Tatian and Hermes also looked upon Greek philosophy as an invention of the devil. Irenaeus was more discriminating. He opposed the broad and lax charity of the Alexandrines, but he read the Greek philosophy, and when called to the bishopric of Lyons, he set himself to the study of the Gallic Druidism, believing that a special adaptation would be called for in that remote mission field. Basil was an earnest advocate of the Greek philosophy as giving a broader character to Christian education.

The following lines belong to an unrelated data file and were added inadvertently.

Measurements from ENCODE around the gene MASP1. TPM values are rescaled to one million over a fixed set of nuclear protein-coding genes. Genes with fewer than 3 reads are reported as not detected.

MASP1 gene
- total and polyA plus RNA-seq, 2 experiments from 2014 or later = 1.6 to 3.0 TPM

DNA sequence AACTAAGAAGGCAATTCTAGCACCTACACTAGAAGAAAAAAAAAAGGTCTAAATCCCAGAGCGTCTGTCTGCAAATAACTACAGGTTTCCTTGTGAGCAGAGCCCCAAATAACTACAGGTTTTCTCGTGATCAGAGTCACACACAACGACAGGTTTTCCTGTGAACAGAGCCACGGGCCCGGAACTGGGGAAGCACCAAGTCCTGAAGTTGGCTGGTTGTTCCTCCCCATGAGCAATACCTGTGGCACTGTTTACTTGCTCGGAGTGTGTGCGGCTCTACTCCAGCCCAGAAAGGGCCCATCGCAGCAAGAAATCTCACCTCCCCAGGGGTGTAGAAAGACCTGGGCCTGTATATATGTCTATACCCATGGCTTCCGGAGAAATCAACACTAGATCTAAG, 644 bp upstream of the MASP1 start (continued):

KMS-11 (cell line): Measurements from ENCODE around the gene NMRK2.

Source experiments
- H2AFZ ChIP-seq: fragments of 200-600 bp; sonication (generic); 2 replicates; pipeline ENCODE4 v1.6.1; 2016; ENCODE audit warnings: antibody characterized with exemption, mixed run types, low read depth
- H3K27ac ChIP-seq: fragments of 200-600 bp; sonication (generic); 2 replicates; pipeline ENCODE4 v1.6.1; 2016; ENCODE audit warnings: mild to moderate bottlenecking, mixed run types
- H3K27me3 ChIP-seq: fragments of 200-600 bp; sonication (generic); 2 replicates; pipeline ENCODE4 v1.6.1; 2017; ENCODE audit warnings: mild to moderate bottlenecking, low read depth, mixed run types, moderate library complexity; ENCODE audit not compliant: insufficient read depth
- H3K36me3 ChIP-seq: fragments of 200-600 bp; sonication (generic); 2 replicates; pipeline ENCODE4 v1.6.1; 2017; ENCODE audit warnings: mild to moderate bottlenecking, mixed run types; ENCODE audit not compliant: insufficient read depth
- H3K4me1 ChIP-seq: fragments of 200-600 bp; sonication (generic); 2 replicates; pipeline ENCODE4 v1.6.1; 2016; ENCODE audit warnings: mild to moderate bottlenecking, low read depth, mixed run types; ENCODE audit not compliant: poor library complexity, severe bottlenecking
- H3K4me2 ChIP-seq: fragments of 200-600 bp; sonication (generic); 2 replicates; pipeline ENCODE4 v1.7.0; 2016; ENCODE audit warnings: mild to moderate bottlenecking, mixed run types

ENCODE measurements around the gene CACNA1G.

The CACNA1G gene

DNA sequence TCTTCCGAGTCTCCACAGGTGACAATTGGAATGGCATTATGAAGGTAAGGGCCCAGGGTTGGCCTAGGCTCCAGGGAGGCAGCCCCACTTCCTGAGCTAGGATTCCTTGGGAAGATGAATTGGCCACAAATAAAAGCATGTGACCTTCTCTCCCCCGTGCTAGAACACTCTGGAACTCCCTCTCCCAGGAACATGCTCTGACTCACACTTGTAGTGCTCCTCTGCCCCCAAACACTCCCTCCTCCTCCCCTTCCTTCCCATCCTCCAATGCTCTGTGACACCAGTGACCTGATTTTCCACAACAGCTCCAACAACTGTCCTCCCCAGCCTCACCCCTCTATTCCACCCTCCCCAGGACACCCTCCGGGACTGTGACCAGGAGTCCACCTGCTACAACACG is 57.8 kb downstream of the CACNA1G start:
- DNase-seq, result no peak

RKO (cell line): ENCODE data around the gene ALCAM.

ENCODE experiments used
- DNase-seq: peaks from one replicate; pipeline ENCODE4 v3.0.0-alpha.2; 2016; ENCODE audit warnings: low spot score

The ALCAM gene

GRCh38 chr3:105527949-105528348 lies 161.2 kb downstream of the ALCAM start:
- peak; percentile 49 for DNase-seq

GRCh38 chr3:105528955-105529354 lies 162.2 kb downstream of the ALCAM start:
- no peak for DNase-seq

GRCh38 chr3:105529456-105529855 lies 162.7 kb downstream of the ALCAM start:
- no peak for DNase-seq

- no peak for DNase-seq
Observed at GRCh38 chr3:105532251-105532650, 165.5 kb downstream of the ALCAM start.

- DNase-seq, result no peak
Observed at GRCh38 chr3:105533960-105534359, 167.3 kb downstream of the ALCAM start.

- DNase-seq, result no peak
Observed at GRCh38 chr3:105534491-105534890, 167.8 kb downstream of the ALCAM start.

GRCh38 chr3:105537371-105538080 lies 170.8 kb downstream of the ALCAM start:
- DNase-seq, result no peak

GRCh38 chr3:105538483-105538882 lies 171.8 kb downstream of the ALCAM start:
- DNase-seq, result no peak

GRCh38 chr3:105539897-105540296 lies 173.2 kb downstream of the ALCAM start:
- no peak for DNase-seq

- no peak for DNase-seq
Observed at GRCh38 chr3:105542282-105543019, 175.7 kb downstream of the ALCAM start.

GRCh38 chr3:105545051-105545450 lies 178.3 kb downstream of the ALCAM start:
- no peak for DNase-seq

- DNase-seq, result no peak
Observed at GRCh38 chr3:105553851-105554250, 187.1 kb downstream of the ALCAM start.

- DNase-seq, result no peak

There were among the Fathers many different types of men, some philosophically inclined, others better able to use practical arguments. Some were more successful in appealing to the signs of the times, the clear evidences of that corruption and decay to which heathenism had led. They pointed to the degradation of women, the prevalence of vice, the inordinate indulgence in pleasures, the love of excitement, the cruel frenzy of the gladiatorial shows, the unrest and pessimism and despair of all society. One of the most remarkable appeals of this kind is found in a letter of Cyprian to his friend Donatus. “He bids him seat himself in fancy on some mountain top and gaze down upon what he has abandoned (for he is a Christian), on the roads blocked by brigands, the sea beset by pirates, the camps desolated by the horrors of many wars, on the world reeking with bloodshed, and the guilt which, in proportion to its magnitude, was extolled as a glory. Then, if he would turn his gaze to the cities, he would behold a sight more gloomy than all solitudes. In the gladiatorial games men were fattened for mutual slaughter, and publicly murdered to delight the mob. Even innocent men were urged to fight in public with wild beasts, while their mothers and sisters paid large sums to witness the spectacle. In the theatres parricide and infanticide were dealt with before mixed audiences, and all pollution and crimes were made to claim reverence because presented under the guise of religious mythology. In the homes was equal corruption; in the forum bribery and intrigue ran rife; justice was subverted, and innocence was condemned to prison, torture, and death. Luxury destroyed character, and wealth became an idol and a curse.” Arguments of this kind were ready enough to hand whenever Christian teachers were disposed to use them, and their descriptions found a real corroboration in society as it actually appeared on every hand. None could question the counts in the indictment.